Conflict simulation, peacebuilding, and development

Arrrr mateys, here be MMOWGLI…

The MMOWGLI (“Massively Multiplayer Online War Game Leveraging the Internet”) crowd-sourcing/simulation platform being developed by US Navy and the Institute for the Future will launch a live online playtest next week. As Wired has reported, the playtest will encourage participants to suggest new and innovative ways of dealing with the challenges of maritime piracy off the Horn of Africa:

Starting on Monday, the Navy will host one of the least likely online games ever: MMOWGLI, its Massive Multiplayer Online War Game Leveraging the Internet, something it’s been building since 2009. In a literal sense, the game is about counterpiracy, as the game encourages players to offer about their best suggestions for clearing the seas of the resurgent maritime scourge. But the real point of MMOWGLI — pronounced like the Jungle Book protagonist — is a social experiment.

“We want to test this proposition: can you get a crowd to provide you with good information?” Larry Schuette, the director for innovation at the Office of Naval Research, the Navy’s mad scientists, asks Danger Room. “Is the wisdom of the crowd really that wise?”

What do you do? Two text boxes pop onto the screen. The first reads “Innovate,” and asks: “What new resources could turn the tide in the Somali pirate situation?” The second reads “Defend” and asks: “What new risks could arise that would transform the Somali pirate situation?” Beneath either are two boxes to import and record your brief answer: 140 characters.

“You’re tweeting, basically,” Schuette explains.

Then comes the crowdsourcing. During the first week of the game, your fellow players will vote on your suggestion. If they think it’s noteworthy, they can tweak it. New cards allow players to Expand (“Build this idea to expand its impact”), Counter (“Challenge this idea”), Adapt (“Take this idea in a different direction”) or Explore (“Something missing? Ask a question”).

Players are awarded points based on the number of affirmations their ideas get from their peers. “Based on that, we invite you to the next round,” Schuette says. There are three rounds, with each lasting a week, so the ideas can marinate. “People with good ideas will win.”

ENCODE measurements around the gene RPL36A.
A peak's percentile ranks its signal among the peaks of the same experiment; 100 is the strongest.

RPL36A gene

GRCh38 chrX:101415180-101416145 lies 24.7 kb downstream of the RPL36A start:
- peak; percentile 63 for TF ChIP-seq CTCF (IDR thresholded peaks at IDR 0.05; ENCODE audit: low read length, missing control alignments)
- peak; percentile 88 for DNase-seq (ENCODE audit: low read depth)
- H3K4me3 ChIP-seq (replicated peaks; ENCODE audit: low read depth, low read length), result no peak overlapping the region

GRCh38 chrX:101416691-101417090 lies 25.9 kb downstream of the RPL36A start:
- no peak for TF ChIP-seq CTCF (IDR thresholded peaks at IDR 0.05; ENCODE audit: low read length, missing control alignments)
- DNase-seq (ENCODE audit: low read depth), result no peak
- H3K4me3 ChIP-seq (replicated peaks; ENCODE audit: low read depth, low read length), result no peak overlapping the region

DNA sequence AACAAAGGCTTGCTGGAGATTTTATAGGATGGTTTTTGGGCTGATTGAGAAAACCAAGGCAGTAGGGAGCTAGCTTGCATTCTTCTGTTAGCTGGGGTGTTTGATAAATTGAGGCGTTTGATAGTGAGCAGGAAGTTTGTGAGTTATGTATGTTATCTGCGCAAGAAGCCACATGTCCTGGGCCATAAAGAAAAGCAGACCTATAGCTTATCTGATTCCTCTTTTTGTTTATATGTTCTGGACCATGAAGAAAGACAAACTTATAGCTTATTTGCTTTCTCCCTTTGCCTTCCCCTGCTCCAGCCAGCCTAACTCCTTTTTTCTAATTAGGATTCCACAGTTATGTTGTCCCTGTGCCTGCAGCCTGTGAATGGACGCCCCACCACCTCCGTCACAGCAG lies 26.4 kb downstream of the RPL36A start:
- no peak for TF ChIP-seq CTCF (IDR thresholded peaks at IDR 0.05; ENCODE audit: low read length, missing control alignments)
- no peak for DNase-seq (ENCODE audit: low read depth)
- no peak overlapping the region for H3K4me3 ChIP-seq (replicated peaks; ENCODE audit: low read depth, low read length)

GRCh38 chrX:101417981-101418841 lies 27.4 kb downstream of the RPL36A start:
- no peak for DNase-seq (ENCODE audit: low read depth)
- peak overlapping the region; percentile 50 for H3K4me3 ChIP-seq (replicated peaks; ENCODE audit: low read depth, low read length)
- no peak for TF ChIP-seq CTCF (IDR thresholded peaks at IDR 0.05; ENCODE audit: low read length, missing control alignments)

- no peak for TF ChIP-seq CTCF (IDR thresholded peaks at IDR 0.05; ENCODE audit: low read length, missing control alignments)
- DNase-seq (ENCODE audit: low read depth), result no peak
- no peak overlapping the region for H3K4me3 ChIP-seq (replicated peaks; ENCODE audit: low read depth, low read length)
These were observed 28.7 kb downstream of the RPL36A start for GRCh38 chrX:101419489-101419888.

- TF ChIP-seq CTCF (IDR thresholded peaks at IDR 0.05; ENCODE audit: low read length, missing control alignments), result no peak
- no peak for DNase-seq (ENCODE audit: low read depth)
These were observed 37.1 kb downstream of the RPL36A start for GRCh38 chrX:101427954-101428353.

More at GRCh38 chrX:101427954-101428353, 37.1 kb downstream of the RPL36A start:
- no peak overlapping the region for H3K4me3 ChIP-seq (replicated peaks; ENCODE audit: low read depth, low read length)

Fast Company also has a report on the project, as does the DoD’s own “Armed with Science” blog.

We’ve reported a little on MMOWGLI in the past, and will be interested to see how it all works out. The initiative certainly raises several interesting questions about using crowd source techniques to generate and refine creative ideas and analytical approaches:

  • How do you promote quality output rather than a sort of ill-informed internet populism (what we’ve previously called “massive multiplayer online stupidity”)? MMOWGLI proposes to use an intrinsic system of evaluation whereby players essentially rate the contributions of others. That can work well with a thoughtful group of participants. It doesn’t, however, in itself assure that the best ideas secure support. One of the problems with the World Bank’s EVOKE project, for example, was that while the gamified interface encouraged participant feedback, most of the well-intended but inexperienced participants were in little position to really evaluate the practicality of each other’s idea.  (Of course, it is also important to recognize the differences in purpose too: MMOWGLI is intended to harness existing expertise in new ways to generate potential new ideas, whereas EVOKE was intended in part as an educational tool.)